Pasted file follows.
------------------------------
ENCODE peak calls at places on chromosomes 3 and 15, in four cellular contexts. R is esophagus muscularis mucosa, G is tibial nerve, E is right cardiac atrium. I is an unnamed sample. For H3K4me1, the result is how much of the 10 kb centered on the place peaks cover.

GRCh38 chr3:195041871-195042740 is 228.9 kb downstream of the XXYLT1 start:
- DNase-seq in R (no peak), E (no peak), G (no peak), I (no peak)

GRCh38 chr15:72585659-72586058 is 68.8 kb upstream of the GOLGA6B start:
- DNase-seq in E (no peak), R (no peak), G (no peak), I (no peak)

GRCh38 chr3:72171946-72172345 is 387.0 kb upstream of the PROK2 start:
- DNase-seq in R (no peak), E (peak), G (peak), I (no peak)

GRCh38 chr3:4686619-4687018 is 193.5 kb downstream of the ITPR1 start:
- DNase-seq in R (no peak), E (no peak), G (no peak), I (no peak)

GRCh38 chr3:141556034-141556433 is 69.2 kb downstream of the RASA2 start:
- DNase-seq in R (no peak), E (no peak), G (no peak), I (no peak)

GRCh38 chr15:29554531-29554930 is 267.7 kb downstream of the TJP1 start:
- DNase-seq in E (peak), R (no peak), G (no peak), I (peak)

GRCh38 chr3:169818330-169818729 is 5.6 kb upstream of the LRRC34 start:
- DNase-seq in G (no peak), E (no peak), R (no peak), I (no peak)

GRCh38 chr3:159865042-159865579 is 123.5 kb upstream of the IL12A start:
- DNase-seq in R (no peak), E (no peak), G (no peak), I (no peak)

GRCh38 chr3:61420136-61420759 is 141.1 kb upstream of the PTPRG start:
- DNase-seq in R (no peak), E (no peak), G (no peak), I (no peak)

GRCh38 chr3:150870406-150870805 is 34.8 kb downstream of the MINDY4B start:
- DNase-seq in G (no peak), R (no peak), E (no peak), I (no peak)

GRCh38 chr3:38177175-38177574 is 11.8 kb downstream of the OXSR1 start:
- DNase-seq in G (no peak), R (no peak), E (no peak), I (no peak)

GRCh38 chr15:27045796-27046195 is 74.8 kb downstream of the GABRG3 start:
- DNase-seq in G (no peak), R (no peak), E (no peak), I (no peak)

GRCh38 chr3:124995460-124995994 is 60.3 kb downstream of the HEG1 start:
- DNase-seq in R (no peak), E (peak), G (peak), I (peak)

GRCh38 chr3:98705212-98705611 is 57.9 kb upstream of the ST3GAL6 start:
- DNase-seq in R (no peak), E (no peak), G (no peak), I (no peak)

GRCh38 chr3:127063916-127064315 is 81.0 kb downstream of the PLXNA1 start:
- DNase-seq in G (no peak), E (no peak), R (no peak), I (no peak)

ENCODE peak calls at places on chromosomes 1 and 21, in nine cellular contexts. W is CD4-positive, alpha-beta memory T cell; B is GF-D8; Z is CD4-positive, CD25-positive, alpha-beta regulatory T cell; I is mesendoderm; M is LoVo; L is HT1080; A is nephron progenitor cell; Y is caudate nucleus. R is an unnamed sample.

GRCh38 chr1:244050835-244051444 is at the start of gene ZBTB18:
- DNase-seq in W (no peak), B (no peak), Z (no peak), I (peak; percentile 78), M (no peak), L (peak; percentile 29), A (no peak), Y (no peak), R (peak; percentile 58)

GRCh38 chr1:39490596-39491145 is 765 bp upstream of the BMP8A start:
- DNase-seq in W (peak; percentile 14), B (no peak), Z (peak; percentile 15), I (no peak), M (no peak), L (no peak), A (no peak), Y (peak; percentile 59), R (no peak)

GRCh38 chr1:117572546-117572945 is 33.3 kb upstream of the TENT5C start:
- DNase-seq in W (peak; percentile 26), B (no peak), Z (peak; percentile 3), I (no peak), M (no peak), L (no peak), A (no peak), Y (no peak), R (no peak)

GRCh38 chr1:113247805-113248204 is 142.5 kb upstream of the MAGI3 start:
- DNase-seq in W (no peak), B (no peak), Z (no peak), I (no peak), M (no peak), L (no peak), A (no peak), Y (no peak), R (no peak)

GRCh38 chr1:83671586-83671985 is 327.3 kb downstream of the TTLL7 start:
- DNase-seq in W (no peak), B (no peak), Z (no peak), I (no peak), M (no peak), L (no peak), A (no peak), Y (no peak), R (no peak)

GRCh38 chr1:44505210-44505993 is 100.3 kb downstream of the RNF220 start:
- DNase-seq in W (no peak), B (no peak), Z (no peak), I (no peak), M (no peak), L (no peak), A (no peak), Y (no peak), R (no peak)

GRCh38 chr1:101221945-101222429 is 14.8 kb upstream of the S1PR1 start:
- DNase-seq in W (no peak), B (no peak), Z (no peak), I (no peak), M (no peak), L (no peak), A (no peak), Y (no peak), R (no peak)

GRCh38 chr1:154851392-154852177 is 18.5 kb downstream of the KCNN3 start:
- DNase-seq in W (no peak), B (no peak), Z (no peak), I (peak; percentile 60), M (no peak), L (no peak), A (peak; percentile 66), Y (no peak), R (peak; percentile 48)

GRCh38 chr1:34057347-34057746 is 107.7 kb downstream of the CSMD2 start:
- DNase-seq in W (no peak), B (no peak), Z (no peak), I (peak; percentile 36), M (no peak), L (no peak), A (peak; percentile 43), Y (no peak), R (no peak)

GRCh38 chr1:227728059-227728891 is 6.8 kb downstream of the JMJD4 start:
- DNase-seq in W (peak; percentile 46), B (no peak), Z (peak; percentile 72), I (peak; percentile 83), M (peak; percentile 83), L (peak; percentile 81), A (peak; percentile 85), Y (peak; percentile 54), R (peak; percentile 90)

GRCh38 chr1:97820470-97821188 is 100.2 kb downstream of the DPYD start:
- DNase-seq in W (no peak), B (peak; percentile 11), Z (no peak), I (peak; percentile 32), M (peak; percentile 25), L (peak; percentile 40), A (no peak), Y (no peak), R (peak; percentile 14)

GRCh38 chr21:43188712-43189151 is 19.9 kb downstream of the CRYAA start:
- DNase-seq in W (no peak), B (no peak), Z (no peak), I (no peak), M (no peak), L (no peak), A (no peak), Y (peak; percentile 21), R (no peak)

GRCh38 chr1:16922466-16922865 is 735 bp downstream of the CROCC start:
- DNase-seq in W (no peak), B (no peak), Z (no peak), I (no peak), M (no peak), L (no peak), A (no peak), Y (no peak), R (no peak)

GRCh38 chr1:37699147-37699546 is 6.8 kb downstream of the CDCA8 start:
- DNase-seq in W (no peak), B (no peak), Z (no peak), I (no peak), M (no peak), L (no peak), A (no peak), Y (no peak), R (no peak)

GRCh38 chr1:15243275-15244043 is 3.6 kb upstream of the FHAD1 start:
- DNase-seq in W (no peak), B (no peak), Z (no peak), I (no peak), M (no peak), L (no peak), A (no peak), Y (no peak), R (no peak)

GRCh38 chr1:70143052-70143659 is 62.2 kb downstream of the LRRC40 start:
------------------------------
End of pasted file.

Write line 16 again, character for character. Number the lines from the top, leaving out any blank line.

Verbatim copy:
GRCh38 chr3:159865042-159865579 is 123.5 kb upstream of the IL12A start: